The London Library holds several special collections of material, including around 12,000 antiquarian books, dating from as early as 1500, which are housed in safe storage because of their age and rarity. In addition, just over 5300 books published from 1800 onwards are kept in safe storage due to their rarity, vulnerability, or unique provenance.
Included in these collections is a copy of Goethe’s Theory of Colour, translated by Charles Eastlake and published by John Murray in 1840. This work was influential among artists of the day and this English translation was well received. The Library’s copy has special significance for us as it is believed to be the first book that was borrowed when the newly founded Library opened its doors on 3rd May 1841.
The Library is also proud to have in its collection one of only 425 copies ever made of the Kelmscott Chaucer. Produced in 1896 by William Morris’s Kelmscott Press, this lavish pre-Raphaelite depiction of Chaucer’s Canterbury Tales features 87 woodcut illustrations and 116 full page plates by Edward Burne-Jones with elaborate bordering and initial letters designed by Morris himself. The Library’s copy was beautifully bound in white pigskin by Doves Press with intricate blind tooling and elegant silver clasps.
A varied collection of Small Books can also be found at the Library. There are nearly 350 books, all under five inches tall, printed between the 16th and 20th centuries. Included are collections of James Joyce’s poetry, an original 1839 copy for Bradshaw’s Guide (the world’s first railway timetable) and some enticing miniatures (under three inches tall). The Fly’s Eye Dante of 1878 is the smallest version of the Dante’s Divina Commedia in the world.
Programmes, public events, and partnerships
In 2019, The London Library launched its flagship Emerging Writers Programme designed to support new and unpublished writers. The Programme offers writers at the start of their careers one year’s membership of The London Library alongside writing development masterclasses, literary networking opportunities, peer support and guidance on using the Library’s resources. Every year, The London Library is proud to publish work from participants of The Emerging Writers Programme in an anthology titled New Voices Rise. Each volume showcases an exciting array of bright new talent, featuring contributions spanning prose to poetry, non-fiction to YA, stage to screen.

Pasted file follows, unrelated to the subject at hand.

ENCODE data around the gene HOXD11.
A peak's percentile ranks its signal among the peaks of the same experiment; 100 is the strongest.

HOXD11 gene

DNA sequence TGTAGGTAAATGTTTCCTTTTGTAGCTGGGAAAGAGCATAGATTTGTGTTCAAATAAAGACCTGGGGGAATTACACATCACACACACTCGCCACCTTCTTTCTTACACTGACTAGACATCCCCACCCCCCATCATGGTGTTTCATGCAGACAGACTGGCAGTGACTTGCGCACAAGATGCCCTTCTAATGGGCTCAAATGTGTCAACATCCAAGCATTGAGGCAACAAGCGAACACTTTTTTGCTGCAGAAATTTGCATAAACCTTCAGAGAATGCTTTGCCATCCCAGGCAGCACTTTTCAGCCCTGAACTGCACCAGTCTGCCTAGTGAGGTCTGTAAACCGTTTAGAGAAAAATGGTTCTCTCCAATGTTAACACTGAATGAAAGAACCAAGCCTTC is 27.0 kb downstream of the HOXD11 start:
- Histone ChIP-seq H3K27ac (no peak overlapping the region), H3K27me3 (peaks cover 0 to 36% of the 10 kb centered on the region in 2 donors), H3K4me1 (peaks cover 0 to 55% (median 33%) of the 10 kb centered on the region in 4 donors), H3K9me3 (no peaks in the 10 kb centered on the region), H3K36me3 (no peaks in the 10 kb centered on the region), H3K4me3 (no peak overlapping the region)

Many previous members of the Programme have gone on to publish (or will soon publish) work, including but not limited to, Amber Medland, Wild Pets (Faber), Abi Daré, The Girl with the Louding Voice (Penguin Random House), and Lianne Dillsworth, Theatre of Marvels (Penguin Random House).
Membership to The London Library also includes discounts on our public events programme. Running throughout the year, both in-person and online, previous events have included everything from book launches to literary salons, writing workshops and award ceremonies, to R.A.P parties.
In May 2021, we hosted The London Library’s 180th anniversary LitFest – an online festival that featured fifty-one speakers, including Salman Rushdie, Sarah Waters, and a staged adaption of A Room of One’s Own with Nina Sosanya. The festival was shortlisted in the FutureBook Awards 2021 Events category.
The Library is delighted to be able to partner with many different and
wonderful organisations and prizes, too, to support and celebrate writing talent. Our partnerships include English PEN, The Sunday Times Charlotte Aitken Young Writer of the Year Award, the Women’s Prize for Playwriting, and the 2022 Jhalak Prize. Through these partnerships, the Library is able to welcome and nurture writing talent from a range of different backgrounds and disciplines, ensuring that The London Library remains one of the world’s greatest literary institutions.
Memberships and how to join The London Library
The London Library has provided a centre of creativity, inspiration, and ideas for over 180 years. From Sarah Waters to Kazuo Ishiguro, Virginia Woolf to Bram Stoker, The London Library is a home for everyone who loves the written word.
The London Library is an independent charity. We receive no regular external funding outside of one-off donations and membership fees.
There are a number of different membership types to choose from, including:
Individual (our standard full membership), Young Person’s (for applicants aged 16 to 29), Remote (full access to the eLibrary and other Library benefits) and Associate (or ‘part-time’ membership).
Find out more and join our community. We would love to welcome you.
You can explore the library’s collections on Discover and find further contact details on their Discover information page.
All images are copyright of The London Library, reproduced with kind permission of the copyright holder.
2 replies on “The London Library”
Great to learn more about this fantastic institution. Just wondering if this info is correct? “The Art Room houses around 49,000 titles from the Library’s 44,500-strong art collection”. Numbers don’t seem quite right.
Hi Grant – thanks for noticing the typo! We’ve now corrected it.